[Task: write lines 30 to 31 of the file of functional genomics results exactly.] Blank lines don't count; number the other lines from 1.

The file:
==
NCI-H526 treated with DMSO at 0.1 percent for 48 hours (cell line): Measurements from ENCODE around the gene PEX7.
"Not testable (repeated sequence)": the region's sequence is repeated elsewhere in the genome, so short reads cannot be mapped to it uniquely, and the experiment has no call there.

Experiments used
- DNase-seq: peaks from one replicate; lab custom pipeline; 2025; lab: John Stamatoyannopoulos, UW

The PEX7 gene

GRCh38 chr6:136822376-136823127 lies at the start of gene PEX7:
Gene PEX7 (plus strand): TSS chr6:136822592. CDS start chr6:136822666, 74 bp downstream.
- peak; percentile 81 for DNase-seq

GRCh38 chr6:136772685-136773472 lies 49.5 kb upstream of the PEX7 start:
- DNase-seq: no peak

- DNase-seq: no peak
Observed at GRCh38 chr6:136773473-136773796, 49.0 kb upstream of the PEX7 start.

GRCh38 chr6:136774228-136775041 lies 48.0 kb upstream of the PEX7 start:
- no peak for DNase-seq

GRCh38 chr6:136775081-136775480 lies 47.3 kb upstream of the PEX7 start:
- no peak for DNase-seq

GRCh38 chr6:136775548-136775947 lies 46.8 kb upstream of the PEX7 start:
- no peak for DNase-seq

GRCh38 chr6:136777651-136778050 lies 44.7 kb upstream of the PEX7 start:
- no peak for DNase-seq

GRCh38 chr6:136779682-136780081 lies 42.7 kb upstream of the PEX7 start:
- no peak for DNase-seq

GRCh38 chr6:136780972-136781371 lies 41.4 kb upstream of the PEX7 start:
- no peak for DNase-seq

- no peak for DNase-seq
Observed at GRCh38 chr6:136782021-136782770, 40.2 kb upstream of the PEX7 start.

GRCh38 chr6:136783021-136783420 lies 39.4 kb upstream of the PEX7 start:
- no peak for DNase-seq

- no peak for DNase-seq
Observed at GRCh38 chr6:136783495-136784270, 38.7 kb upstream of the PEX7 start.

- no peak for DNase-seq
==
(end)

Observed at GRCh38 chr6:136783495-136784270, 38.7 kb upstream of the PEX7 start.

- no peak for DNase-seq